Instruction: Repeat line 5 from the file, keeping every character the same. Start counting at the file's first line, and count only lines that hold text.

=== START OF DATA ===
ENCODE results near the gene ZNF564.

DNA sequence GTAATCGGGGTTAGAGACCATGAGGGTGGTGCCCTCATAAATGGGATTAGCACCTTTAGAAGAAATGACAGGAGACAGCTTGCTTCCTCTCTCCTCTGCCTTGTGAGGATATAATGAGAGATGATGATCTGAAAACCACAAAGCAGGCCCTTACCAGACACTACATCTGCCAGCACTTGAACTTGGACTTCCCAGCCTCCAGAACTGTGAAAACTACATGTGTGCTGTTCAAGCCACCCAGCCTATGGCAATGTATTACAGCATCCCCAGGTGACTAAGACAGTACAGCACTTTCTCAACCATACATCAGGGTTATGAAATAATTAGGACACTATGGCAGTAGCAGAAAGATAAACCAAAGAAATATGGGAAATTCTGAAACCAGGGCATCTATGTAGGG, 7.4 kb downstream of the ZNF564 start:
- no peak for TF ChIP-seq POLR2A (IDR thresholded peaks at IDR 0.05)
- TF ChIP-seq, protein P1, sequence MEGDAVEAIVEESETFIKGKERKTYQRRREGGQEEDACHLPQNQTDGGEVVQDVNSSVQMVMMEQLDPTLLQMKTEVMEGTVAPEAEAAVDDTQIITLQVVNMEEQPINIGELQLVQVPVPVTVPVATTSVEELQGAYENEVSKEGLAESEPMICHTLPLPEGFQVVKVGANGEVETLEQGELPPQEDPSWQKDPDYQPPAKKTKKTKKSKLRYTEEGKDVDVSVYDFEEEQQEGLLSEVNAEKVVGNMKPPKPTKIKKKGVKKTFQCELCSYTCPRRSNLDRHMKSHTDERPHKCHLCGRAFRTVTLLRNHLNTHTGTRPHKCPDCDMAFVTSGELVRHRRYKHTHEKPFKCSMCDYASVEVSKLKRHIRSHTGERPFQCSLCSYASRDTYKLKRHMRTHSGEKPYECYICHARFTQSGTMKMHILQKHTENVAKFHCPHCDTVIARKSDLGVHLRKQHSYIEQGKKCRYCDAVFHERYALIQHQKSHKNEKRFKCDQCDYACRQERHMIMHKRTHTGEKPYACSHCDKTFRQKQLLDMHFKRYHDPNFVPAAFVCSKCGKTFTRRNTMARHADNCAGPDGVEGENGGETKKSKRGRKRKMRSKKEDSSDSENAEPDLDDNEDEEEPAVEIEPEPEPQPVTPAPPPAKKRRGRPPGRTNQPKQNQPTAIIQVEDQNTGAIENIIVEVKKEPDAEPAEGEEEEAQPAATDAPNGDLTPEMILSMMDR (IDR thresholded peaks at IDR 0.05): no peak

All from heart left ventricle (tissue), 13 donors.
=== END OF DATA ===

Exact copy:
All from heart left ventricle (tissue), 13 donors.